I certainly wish you luck in your quest for more information, but from what I have been given thus far, my opinion is that it is one of the copies.

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I can answer questions on violin, viola, cello and bass making, repair and maintenance as well as supply general violin value ranges and information on instrument makers’ assuming the instrument's as labeled. I don't give values for modern makers as many of these modern makers are yet unknown to me. I can only give you feedback based on what information you give me, and no authority on the instrument can know every maker's work that ever lived. I have access to many books on makers and auction prices on over 25,000 makers, as well as having 36 years of experience with selling and appraising violins. Without having the instrument in hand, any estimate over the internet is just a guess as the label inside an instrument is more often wrong than right, so just having that information is not very useful. Pictures can sometimes be helpful but only so much, as the "feel" of the instrument along with small clues in workmanship and varnish cannot be seen in pictures. Any pictures should be high quality close-ups of the top and back. Additional photos of the front and treble side of the neck are also useful. It is always best to have an instrument seen in person at a violin shop that does appraisals. I can also provide advice on bows, rosin, strings and other string instrument accessories. As I am now retired, I have no bias towards selling anything; I only wish to share my knowledge and experience by providing information for those that may be getting confused by misinformation, misdirection or conflicting statements. (While I have seen many thousands of instruments and have performed numerous appraisals; if I have not evaluated an instrument in person, any information I set forth in an opinion is just that, an opinion based solely on what you have provided. Thusly, no financial decision should be based on that opinion, but rather, further investigation should be performed by having the instrument examined in person.)

Experience

I am a retired violin maker and repairman with 35 years experience having worked in Chicago and Maryland at 5 different violin shops and music stores including the first violin repairman at William Harris Lee in Chicago, the head repairman at Weavers Violins in Maryland, and in my own shop of 25 years. I have made 160 instruments and have restored countless professional level and student grade instruments. I am an accomplished violinist having performed with semi-professional as well as amateur groups although I haven't played for years and mostly stay away from questions about playing. I have taught violin making and restoration to about 20 students; three of which have gone on professionally and now have their own shops. I know violins from playing, selling, repairing, making and teaching.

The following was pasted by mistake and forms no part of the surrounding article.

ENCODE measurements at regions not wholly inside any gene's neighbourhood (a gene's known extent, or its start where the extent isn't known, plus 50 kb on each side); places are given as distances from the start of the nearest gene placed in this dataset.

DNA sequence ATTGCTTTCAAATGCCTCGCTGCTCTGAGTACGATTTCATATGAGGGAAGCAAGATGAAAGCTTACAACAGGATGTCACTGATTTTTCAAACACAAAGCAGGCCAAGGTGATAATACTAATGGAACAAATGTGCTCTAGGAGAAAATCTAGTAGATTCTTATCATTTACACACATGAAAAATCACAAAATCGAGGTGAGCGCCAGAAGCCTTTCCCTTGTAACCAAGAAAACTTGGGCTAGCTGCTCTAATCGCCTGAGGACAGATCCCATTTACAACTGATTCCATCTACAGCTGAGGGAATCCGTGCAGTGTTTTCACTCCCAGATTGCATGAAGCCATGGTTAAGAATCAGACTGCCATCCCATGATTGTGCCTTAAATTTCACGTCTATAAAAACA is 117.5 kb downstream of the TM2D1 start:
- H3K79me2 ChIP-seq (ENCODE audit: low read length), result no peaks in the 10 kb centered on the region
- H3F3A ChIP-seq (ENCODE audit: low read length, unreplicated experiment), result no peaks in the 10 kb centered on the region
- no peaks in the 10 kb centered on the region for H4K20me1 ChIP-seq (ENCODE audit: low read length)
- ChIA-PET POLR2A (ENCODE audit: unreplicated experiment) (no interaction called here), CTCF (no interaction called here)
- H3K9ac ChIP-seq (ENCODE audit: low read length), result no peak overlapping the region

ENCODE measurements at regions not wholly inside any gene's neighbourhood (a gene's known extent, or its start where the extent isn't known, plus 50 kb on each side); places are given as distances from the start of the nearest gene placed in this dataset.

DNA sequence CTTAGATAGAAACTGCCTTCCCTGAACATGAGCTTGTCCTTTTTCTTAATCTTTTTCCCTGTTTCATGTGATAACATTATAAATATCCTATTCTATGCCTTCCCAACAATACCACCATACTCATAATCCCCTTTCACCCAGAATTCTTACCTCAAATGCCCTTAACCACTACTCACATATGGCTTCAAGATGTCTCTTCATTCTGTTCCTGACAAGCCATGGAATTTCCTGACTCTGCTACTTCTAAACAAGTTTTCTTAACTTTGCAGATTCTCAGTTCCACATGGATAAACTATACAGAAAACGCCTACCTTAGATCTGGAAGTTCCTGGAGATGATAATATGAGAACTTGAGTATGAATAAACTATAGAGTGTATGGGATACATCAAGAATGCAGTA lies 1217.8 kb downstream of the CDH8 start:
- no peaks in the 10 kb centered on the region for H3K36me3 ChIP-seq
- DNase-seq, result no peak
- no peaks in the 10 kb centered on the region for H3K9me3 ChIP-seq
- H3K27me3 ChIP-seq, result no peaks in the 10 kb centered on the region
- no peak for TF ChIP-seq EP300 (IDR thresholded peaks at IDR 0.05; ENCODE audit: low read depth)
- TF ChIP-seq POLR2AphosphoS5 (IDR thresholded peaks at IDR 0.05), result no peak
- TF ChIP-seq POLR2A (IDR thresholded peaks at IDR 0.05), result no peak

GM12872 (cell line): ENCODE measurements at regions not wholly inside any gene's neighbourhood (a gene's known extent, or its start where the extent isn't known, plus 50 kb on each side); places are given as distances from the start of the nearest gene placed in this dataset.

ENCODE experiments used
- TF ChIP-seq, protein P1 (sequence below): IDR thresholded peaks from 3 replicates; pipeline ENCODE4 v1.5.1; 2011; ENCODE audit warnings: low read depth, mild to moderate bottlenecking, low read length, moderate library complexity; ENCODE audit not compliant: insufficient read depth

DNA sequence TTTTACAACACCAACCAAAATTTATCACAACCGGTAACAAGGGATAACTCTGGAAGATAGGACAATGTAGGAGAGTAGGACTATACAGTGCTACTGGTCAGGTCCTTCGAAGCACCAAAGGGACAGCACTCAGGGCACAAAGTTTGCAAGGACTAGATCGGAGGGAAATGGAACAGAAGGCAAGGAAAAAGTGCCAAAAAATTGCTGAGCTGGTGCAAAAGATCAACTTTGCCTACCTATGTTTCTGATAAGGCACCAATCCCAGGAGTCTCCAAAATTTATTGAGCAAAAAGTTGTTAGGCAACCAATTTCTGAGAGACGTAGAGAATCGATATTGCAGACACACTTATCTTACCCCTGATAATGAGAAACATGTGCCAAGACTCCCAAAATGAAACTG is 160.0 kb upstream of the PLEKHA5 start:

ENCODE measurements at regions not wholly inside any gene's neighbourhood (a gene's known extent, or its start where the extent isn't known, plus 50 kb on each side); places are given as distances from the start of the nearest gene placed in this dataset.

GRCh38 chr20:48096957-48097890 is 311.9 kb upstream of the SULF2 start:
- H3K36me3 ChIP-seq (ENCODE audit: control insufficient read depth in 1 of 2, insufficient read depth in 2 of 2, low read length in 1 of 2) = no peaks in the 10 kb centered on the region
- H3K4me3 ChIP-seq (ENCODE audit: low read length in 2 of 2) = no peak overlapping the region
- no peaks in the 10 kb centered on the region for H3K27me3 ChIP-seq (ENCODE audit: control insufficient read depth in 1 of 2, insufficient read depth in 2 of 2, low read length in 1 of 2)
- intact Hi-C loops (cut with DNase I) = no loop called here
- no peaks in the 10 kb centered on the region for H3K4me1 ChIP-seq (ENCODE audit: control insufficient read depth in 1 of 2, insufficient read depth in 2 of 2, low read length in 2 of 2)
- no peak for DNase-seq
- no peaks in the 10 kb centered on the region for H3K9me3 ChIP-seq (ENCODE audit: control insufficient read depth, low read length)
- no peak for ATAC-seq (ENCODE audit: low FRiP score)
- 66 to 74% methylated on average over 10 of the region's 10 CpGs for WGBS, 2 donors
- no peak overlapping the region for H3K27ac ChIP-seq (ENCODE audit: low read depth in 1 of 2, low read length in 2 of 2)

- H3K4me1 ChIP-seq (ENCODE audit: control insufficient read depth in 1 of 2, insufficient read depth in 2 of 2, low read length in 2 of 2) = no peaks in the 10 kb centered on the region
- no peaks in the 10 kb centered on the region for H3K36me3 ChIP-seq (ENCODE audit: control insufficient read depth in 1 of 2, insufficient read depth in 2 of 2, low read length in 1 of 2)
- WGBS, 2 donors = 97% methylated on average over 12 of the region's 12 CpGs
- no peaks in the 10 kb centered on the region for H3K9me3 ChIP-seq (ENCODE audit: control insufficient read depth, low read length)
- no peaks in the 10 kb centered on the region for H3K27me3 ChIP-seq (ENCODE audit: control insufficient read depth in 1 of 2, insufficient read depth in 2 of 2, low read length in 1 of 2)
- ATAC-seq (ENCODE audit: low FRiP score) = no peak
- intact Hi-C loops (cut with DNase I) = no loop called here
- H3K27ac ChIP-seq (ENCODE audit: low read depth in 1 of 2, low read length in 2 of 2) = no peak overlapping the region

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Violin Society of America (VSA). American String Teachers Association (ASTA)

Education/Credentials
I graduated from the prestigious 4 year Chicago School of Violin Making in 1981 under Master Violin Maker Tschu Ho Lee. I also studied with violin maker Willis M. Gault in Washington DC from 1973-75, who was the former owner of the oldest known example of an instrument from the modern violin family, an Andreas Amati Viola.

Awards and Honors
2008 Chester Petranek Award for service to the music community. ASTA award for service. Top All Expert in Violin for 2014 and 2015.

Past/Present Clients
I have worked with many professional musicians from DC area Symphonies as well as players from all over the US. Here are just a few, Leonard Slatkin - Former conductor of the National Symphony Orchestra. Doris Gazda - Nationally renowned string specialist and composer. Bernard Greenhouse, Tanya Anisimova - Internationally renowned Solo Cellists. Jody Gatwood, Mark Pfannschmidt, Lori Barnet, Doug Dubé, Judy Silverman - National Philharmonic Orchestra. Robert Blatt, David Hardy, Glen Garlick - National Symphony Orchestra. Eddie Stubbs, Brendan Mulvahill, Nate Leath - Professional Fiddle Players. David Basche, Pat Braunlich, John Knudson, Romano Solano, Ed Ferris, Fred Lieder - freelance musicians.